According to the ice breakup log, the latest the ice has ever gone out was May 20th, 1964 at 11:41 AM Alaska Standard Time. As of this writing there is about 28 hours to go to break that record.
Geophysicist Martin Jeffries at the University of Alaska, Fairbanks said in 2009,
The Nenana Ice Classic is a pretty good proxy for climate change in the 20th century.
If that’s true, it looks like we are headed to colder times. Here is the current live view which updates every 30 seconds.
Refresh to see the latest.
I’ve been watching over the past 12 hours and the tripod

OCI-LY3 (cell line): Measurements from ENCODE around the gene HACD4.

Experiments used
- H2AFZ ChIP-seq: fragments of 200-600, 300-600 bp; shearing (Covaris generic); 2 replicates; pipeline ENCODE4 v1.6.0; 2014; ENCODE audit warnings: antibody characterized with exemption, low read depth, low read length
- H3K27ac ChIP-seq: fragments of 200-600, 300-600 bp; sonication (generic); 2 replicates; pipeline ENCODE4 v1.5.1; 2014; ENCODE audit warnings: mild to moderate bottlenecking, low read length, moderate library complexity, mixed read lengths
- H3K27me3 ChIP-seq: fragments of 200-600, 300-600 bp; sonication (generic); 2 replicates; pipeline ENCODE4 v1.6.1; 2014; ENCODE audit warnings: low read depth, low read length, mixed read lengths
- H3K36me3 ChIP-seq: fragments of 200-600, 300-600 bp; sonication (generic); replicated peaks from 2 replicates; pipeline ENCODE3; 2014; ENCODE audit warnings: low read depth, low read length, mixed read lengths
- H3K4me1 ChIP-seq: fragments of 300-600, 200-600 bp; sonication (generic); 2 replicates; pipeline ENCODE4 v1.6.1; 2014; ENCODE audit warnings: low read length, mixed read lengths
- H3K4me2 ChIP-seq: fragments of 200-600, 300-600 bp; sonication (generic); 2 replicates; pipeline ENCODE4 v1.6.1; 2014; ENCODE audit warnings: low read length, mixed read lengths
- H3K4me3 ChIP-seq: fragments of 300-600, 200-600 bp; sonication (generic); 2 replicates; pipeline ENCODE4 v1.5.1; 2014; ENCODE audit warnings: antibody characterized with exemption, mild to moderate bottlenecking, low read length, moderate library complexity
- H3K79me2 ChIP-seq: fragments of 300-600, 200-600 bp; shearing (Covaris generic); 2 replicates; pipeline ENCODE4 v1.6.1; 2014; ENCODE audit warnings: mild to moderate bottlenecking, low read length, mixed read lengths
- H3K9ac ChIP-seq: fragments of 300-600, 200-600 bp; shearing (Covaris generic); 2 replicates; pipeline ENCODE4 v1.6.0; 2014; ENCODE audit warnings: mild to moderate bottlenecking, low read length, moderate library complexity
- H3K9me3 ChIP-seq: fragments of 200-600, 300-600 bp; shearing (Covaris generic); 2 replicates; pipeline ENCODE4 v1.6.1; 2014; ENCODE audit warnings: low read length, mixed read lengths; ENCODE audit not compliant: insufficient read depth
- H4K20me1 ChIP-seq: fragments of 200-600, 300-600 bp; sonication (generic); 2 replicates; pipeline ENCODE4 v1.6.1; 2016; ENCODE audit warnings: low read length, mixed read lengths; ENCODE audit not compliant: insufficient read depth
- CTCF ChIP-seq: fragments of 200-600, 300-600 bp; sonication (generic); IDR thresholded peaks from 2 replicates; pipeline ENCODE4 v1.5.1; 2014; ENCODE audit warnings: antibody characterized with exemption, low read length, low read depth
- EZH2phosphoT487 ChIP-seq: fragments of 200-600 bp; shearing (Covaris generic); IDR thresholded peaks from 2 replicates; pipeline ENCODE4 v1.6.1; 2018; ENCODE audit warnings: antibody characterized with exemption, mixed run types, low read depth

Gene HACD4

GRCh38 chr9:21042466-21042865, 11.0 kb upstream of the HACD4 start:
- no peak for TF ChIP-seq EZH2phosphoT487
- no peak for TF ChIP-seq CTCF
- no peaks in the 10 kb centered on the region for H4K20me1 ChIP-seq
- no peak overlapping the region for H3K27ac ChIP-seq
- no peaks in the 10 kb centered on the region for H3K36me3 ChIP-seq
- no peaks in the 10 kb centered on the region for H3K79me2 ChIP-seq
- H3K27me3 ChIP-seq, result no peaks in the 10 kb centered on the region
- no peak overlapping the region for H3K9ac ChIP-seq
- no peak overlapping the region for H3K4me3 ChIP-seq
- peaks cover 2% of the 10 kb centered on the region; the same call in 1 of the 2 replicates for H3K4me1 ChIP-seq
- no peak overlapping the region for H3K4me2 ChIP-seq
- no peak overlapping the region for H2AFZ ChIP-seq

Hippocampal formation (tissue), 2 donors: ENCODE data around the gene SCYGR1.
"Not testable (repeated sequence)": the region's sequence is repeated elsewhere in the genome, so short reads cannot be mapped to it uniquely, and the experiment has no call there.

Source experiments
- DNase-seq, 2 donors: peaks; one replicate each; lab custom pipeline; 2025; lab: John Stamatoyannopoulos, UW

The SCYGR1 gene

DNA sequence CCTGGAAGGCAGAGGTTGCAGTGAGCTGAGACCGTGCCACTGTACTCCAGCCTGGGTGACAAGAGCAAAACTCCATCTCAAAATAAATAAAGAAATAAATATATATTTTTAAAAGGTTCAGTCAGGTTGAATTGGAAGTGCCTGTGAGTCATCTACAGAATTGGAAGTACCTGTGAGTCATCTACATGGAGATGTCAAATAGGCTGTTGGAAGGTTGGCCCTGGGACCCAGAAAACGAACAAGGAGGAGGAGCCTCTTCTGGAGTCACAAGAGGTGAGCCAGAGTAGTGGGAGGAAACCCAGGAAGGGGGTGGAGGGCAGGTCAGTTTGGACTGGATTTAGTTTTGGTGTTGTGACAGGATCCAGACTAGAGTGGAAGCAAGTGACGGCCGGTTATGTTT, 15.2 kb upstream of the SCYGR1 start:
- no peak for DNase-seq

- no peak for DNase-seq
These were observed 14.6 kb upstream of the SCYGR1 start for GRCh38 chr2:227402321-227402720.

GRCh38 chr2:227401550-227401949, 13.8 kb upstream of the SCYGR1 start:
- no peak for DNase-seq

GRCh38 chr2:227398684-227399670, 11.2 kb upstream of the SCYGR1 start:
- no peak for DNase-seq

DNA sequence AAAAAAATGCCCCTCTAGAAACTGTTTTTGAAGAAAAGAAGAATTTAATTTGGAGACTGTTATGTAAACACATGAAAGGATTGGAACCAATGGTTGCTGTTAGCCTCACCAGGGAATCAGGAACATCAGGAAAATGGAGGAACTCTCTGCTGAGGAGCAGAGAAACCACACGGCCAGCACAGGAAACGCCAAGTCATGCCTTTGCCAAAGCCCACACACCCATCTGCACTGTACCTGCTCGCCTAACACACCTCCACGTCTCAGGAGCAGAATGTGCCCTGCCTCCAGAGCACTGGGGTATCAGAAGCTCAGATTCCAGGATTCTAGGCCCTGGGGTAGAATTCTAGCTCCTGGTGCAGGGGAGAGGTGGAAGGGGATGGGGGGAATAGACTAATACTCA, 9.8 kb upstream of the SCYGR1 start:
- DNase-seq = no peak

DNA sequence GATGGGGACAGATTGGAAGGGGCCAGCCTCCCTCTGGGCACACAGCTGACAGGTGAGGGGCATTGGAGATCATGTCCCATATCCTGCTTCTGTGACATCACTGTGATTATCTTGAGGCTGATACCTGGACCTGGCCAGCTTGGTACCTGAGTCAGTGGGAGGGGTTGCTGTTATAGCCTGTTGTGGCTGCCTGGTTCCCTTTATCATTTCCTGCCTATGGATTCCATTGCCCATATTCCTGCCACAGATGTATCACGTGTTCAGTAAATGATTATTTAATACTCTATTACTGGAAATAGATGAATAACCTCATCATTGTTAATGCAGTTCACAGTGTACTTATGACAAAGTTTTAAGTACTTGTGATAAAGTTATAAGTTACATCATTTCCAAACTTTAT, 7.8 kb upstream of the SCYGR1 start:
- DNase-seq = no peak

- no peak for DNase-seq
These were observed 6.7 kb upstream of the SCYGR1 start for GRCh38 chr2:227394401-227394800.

has drifted downstream slightly, rope slack changes gave the impression that the tripod had changed position, but that’s an artifact of wind, and there appear to be leads in the ice opening nearby, though it is hard to tell if they go through the ice or if it is simply water on the surface.
Here is what the image looked like on 5-15-13 (thanks to Willis):
They need a weather station there to go with the live image. Many people want to know what the temperature and wind conditions are like.
[UPDATE] I trust Anthony won’t mind my adding a blink comparator between the 16th at two in the afternoon, and the 19th at ten in the morning. Click on the image to see the comparison.
From my inspection, I’d say the tripod hasn’t moved … it looks like it’s tipped a bit, but I think that’s just the different sun angles, because the black-painted sections don’t seem to be moving.
It’s the most exciting slow-motion event I know of …